In Vietnam, I did a two-week cycle trip that was the most amazing way to see a country close up. All these different activities also ensured that I would meet new people — other travelers and also locals.
GN: Is there anything you would do differently next time?
First of all, let me say that I am SO hoping there is a next time. I’m only halfway into this year (or longer!) trip and I already know I want to do it again or just keep going.
I am not homesick at all and right now don’t want it to end. I don’t really think I would change too much-I’ve been able to alter this trip as I go. I’ve allowed myself extra time in some places to really get a feel for the city and also to give myself days off to do”errands” (laundry, PO, etc) and catch up on writing.
Having my laptop has been one of the best decisions I’ve made. I got rid of my cell phone and don’t miss it at all, but having the laptop allows me to write and always be in touch with everyone. The internet truly does make the world a small place and I certainly feel that firsthand.
And I have to say, that although it’s sometimes lonely, traveling alone is really the best way to do it. I meet WAY more people when I’m alone than when I’m actually traveling with someone.
GN: What advice would you give to someone planning a round-the-world trip?
LL: Just do it! If you are already planning a trip then good for you! Because the hardest part is over — deciding to do it and figuring out how to make it work. I would definitely say it is not that hard. If you have the opportunity and the freedom to just go — grab the chance now when you can… Don’t put it off for tomorrow, because something will always come up to get in your way.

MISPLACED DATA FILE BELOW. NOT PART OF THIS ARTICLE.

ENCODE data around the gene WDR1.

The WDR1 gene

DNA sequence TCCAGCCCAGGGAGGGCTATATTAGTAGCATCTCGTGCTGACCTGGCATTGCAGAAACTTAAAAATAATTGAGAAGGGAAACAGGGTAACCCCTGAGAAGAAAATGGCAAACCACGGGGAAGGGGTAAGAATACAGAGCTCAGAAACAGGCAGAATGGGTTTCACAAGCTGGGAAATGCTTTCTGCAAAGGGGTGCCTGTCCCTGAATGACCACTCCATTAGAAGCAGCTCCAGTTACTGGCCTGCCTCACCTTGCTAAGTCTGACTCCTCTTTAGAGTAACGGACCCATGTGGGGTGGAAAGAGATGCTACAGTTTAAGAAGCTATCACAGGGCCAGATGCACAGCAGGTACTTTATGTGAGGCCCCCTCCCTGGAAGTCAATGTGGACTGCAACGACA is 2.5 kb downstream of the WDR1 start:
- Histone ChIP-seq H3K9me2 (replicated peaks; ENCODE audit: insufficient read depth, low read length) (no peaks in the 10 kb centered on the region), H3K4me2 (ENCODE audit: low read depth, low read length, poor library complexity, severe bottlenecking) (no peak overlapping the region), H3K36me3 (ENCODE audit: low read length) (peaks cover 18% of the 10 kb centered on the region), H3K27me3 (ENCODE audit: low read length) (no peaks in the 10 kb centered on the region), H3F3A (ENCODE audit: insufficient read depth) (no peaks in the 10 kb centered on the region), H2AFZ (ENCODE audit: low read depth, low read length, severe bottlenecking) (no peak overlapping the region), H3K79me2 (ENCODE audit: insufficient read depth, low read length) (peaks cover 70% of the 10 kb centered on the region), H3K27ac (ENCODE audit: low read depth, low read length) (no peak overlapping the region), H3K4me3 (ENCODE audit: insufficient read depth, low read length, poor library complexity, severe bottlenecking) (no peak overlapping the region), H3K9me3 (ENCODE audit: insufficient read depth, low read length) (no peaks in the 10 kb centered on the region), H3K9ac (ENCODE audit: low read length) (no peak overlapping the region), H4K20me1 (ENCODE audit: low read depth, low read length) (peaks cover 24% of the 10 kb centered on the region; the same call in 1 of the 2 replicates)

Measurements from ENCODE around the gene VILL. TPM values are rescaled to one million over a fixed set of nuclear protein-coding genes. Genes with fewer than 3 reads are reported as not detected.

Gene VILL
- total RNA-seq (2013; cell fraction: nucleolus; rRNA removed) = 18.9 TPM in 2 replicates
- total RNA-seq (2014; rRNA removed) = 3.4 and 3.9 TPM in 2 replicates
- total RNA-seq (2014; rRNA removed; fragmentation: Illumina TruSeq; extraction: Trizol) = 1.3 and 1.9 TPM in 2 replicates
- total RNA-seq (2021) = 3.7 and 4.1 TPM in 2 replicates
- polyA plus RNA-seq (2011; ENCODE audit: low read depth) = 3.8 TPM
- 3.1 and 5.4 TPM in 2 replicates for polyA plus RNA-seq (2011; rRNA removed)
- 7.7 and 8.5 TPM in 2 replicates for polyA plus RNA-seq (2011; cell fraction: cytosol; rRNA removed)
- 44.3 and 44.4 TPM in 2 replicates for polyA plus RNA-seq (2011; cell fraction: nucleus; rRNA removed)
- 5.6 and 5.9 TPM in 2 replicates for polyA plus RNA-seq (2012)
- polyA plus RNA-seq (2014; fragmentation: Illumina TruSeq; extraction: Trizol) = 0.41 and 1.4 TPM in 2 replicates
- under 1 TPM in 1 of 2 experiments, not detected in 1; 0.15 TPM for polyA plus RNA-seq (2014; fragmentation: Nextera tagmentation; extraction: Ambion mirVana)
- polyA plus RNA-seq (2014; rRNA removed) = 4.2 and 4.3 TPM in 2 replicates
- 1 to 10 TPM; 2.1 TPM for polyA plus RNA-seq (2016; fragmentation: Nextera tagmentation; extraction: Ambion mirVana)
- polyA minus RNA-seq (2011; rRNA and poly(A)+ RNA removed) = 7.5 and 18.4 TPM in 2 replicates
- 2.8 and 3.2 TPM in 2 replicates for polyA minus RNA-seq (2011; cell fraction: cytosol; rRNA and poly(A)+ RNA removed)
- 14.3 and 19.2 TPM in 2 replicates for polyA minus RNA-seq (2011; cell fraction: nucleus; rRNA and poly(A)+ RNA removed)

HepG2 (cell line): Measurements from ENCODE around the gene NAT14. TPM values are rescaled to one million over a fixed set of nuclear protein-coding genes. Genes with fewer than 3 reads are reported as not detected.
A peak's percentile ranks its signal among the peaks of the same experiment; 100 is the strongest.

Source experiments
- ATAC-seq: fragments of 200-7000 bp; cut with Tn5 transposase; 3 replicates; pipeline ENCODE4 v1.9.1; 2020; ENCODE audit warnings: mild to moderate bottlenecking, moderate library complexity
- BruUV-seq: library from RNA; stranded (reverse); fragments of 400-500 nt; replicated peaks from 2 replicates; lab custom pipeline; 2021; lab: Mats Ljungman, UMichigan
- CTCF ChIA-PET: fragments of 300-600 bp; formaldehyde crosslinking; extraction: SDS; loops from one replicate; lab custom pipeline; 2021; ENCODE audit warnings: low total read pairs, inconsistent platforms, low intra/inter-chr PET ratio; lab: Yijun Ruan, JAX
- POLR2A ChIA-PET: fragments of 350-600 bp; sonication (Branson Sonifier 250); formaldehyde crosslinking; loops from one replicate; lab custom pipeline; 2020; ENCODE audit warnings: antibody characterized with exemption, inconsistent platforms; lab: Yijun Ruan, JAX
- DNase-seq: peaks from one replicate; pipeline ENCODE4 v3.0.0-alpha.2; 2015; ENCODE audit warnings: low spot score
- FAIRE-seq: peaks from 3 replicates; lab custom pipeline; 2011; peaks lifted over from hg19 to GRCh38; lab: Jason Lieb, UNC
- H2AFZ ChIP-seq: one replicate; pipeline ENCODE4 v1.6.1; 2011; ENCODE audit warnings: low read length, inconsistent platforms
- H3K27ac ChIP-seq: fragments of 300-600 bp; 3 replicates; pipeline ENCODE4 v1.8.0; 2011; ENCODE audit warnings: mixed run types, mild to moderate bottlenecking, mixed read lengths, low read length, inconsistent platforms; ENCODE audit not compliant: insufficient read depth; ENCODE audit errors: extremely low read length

If you are organized, everything kind of falls into place. I love the logistics, but it’s just a matter of making a ‘to do’ list and prioritizing.
What are you going to do with your home? Car? Stuff? Find storage. Get a mover. Notify your friends, family.
One of the best things I did was put a ‘call’ out to everyone I knew and ask for their friends or contacts anywhere around the world. I met some really cool people this way and had more local experiences by hooking up with friends of friends.
Quit your job — a very fun thing to do! Or be lucky and get a sabbatical!
Pack. Shop for travel gear. Buy some tickets and plan out some major things and at least a place to stay in your first country. Figuring out the dates is often hardest as you just don’t know how long you might want to stay in one place…
But just get out your calendar and try to estimate and then just go with it! And just soak in the fact that you are doing something so many others “dream” of but never really have the balls to do!